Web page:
Robert F. “Bob” Filer passed peacefully in the presence of his wife Debby on July 2, 2020, due to complications of Parkinson’s Disease, at Canal View where he had been residing for a year. His wife visited with him twice daily until COVID struck and then she faithfully sent reassuring love letters each day, with photographs, to hold him close.
Born in Greenville Pennsylvania, raised by his loving parents Charlotte and Robert Filer, his childhood was idyllic. During high school he worked part-time at a Chevrolet Dealership and, when he graduated, he received the Class Physics Award. Bob earned a Five-year Bachelor of Science Degree in Electrical Engineering at Gannon College and became licensed as a Profession Engineer in Michigan, Wisconsin, Ohio, and Pennsylvania.
Bob served in the US Army from 1964-1965, and then in the Army National Guard and the Air National Guard, being Honorably Discharged from the US Air Force in 1974 as a 1st Lieutenant.
He was employed by Pennsylvania Electric and McGraw-Edison in both Pennsylvania and in Ohio. Bob was then employed as a Project Engineer at Systems Control, in Iron Mountain Michigan. His professional experience greatly benefited his students, as a Professor in the Electrical Engineering Technology Program at Michigan Technological University, from 1975 to 2003, retiring as a Full Professor with Emeritus status.
Bob married Marilyn (Smith) Filer, having children Mark, Kristan, and Anne. Later he married Barbara (Stover) Filer and, with her, had his fourth child Sarah. He and Debby (Bose) Filer met in 2002, married, then retired from Tech and created a loving and energetic life together.
He was a member of the American Society for Engineering Education and the First United Methodist Church. He supported Relay for Life many years. Bob was an outdoor man and enjoyed tennis, scuba diving, bird-watching, white water canoeing, camping, hiking, mountain biking, cross country skiing, and snowshoeing. Bob also valued hiking in New Zealand where he, with Barbara and Sarah, spent a sabbatical year teaching at the Central Institute of Technology. He was also a runner and completed Grandma’s Marathon in Duluth.
He and Debby added indoor “spinning” and rowing workouts to their activities. They also began to road bicycle together. Bob and Deb, with four of their children, rode Minnesota’s “Habitat 500” eight years, a 500 mile 7-day bicycle ride supporting Habitat for Humanity. All of the funds they raised they contributed to their local Copper Country Chapter. He and Deb also relished traveling to visit their eight children and to hike National Parks. Bob credited his wife Debby with postponing his illness and then delaying its progression by unfailingly encouraging their very active lifestyle and optimism.
He was preceded in death by his parents, friend Dale Walivaara, Barbara Filer, and his sister Mary Jane (Filer) Marx. Surviving are his loving wife Debby Bose Filer, blessed and privileged to marry her beloved and cherished husband; sister Nancy (Paul) Ceremuga of Pauline South Carolina; four children Mark (Gwen) Filer of Manitowoc Wisconsin, Kristan (David) Coleman of Irvine California, Anne (James) Walker of Oakland California, and Sarah (Beanie) Zollweg of Manhattan New York; four step-children, Lydia (Fabian de Kok-Mercado) Gregg of Ellicott City Maryland, David (Kristina) Gregg of Portage Michigan, Dan Gregg of Ypsilanti Michigan, and Jane (Philip Hofer) Gregg of Seattle Washington; five grandchildren, Calvin, Amelia, Cody, Chloe, and Madison; five European High School exchange students; and numerous nieces and nephews.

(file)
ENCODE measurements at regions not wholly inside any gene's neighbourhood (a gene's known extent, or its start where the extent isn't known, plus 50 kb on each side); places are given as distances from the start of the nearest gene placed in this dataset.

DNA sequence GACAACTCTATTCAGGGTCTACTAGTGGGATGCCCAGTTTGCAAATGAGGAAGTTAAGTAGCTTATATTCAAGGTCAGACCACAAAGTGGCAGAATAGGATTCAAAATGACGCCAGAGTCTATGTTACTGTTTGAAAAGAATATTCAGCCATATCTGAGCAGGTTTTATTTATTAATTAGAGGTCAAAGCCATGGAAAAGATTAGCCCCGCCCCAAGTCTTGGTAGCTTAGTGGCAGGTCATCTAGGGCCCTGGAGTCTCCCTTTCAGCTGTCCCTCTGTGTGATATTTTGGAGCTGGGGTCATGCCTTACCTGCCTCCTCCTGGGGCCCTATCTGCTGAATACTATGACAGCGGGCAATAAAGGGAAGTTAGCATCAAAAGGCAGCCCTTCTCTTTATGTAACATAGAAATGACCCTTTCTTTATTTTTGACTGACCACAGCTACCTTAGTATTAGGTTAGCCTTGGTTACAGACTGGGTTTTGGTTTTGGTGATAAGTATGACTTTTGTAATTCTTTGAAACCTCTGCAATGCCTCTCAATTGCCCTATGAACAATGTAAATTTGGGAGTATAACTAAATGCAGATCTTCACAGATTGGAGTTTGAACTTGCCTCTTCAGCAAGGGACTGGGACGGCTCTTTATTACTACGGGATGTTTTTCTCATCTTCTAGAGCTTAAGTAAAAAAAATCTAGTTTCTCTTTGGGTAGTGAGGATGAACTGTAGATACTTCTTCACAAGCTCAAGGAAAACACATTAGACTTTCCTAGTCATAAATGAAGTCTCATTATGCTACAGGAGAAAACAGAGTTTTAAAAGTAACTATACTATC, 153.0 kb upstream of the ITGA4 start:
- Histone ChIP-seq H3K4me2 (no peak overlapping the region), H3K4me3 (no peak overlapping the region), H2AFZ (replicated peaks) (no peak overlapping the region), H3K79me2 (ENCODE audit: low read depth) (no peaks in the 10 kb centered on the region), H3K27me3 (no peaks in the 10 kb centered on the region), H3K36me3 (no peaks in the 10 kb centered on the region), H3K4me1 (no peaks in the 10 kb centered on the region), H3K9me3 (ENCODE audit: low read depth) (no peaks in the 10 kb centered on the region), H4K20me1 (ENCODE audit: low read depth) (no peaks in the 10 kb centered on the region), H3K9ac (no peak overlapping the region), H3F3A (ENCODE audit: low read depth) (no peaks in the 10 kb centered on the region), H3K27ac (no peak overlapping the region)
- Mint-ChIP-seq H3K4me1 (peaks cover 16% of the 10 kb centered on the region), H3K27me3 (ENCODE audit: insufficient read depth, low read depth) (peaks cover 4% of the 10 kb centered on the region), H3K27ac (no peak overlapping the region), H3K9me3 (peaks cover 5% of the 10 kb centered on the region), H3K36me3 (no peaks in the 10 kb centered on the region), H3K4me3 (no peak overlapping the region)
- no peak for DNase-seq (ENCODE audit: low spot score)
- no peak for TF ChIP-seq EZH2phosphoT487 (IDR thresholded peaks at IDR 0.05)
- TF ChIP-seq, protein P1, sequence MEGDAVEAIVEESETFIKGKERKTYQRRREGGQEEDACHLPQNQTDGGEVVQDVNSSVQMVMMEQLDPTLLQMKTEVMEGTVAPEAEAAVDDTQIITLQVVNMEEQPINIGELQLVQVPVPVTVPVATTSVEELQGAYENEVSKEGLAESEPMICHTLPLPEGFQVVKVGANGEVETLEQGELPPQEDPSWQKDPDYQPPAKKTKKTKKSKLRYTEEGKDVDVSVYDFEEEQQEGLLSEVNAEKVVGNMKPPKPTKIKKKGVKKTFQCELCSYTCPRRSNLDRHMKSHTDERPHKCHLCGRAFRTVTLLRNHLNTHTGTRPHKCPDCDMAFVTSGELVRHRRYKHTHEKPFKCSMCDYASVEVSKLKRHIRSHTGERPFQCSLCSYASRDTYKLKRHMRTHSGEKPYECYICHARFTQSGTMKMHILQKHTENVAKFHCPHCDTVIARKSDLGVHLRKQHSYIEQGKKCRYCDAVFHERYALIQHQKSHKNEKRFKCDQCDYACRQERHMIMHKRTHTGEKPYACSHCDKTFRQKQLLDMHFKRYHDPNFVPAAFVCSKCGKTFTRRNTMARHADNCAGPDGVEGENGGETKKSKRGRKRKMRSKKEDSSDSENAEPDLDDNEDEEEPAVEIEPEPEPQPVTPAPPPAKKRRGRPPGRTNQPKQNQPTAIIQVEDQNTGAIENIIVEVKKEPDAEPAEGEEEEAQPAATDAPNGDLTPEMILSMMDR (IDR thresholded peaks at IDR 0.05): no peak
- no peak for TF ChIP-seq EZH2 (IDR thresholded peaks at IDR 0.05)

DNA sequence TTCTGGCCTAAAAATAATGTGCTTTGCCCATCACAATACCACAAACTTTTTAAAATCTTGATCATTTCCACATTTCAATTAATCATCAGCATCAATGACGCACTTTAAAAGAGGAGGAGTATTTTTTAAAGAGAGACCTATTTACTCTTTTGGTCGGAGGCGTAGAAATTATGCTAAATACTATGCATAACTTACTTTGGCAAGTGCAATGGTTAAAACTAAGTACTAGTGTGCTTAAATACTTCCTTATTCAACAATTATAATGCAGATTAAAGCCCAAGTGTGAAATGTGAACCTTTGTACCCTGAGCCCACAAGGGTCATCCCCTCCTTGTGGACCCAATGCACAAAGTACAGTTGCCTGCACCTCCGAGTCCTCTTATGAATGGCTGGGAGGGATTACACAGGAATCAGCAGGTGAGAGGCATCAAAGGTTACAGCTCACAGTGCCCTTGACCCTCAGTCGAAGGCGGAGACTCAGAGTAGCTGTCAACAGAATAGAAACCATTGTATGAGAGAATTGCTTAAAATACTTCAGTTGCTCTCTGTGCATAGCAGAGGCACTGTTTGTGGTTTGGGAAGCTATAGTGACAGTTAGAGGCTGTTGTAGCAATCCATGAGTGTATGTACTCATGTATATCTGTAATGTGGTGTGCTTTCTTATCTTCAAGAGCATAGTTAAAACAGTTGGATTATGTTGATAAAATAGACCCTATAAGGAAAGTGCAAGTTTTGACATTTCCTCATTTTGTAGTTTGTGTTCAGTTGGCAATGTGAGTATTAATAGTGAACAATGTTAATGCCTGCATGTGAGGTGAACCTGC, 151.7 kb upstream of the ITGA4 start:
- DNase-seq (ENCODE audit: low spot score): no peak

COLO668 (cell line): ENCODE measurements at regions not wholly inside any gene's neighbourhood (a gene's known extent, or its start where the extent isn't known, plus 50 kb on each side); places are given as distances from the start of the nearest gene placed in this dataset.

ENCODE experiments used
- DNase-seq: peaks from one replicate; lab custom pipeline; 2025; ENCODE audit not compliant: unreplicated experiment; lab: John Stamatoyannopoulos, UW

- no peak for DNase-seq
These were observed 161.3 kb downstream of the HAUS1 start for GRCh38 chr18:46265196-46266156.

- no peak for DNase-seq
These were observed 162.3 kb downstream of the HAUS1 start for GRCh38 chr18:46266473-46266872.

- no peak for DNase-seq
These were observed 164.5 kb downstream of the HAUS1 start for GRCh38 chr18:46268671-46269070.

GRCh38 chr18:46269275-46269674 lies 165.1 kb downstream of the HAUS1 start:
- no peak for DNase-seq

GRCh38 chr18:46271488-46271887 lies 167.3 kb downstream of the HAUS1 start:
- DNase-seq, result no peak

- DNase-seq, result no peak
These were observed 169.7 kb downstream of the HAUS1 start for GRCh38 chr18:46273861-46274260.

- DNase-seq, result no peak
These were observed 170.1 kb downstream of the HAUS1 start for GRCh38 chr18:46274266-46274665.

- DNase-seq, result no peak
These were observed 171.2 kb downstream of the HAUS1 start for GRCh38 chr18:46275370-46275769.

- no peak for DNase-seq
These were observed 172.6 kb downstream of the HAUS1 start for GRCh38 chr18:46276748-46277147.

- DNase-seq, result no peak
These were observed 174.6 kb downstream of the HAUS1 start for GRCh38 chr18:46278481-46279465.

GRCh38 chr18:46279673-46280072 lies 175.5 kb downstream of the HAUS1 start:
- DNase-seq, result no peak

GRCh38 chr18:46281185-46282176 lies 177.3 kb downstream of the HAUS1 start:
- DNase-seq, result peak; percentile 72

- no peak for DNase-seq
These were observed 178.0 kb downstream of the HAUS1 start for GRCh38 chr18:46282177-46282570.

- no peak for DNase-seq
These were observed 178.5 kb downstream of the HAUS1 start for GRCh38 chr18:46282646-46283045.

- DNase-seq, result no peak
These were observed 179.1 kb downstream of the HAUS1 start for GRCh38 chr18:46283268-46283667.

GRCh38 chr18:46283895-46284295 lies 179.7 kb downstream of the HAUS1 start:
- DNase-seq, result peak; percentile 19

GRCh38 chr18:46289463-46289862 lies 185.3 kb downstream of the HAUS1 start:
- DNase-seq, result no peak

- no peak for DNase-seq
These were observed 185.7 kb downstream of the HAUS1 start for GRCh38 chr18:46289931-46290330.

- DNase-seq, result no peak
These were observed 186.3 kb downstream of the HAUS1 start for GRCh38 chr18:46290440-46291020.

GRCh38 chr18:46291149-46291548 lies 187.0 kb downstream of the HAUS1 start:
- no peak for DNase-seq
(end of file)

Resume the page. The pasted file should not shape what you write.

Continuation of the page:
—Courtesy of O’Neill Dennis Funeral Home.
Larry Marlin Julien passed away August 27, 2020 at home in Houghton, Mi with family at his side after a 4 year battle with brain cancer and Parkinson’s.
Larry was born August 16, 1937 in Nora Springs, Iowa to George and Lorette (Swartwood) Julien. When he was 11 years old, he moved with his family to a farm near Fairchild, Wisc where he lived until he graduated from Fairchild High School in 1955. He then went to college at University of Wisc, Madison before enlisting into the Marine Corp from 1956 to 1958, leaving with the rank of Corporal to return to college.
He attended Univ of Wisc, River Falls, earning a BS in Chemistry and Math in 1962. He was Senior Class President; Captain of the Wrestling team, State Champion heavy weight wrestler 3 years and one year runner up, and National Champion wrestling runner up one year; Captain of the Football team and named All Conference Football team his final year. He was contacted by a pro football team inviting him to their team, but decided to continue his education. He was inducted into the first River Falls, Athletic Hall of Fame for both Wrestling and Football. During that time, Larry had 2 daughters, Sandra and Elizabeth from his marriage to Olga (Mazurak) Julien. He went on to grad school at the University of Iowa, Iowa City, where he received his Doctorate in Physical Chemistry in 1966.
After graduation, Larry knew he wanted to live and work in the northern Midwest, so he drew a line on a map between Minneapolis and Midland, Mich and applied to teach at 6 colleges that were located north of that line. He visited 5 of those campuses and was given job offers from all 5 of them. He chose Michigan Tech because he was so impressed with students all busy studying in the Student Union. He taught at MTU from 1966 until his retirement in 2000. Classes he taught included Physical Chemistry, Quantum Chem, Statistics, Advanced graduate P Chem, and Freshman Chem classes where he used lots of chemical demonstrations in his lectures. He developed and taught summers “Computers for the classroom” to High School Science Teachers from across the nation, (when many profs at Tech still did not use computers yet) and volunteered doing after-school science programs at local schools. He served 2 years as president of the University Faculty Senate, he was University Ombudsman, and was Marshal for the MTU graduation ceremonies.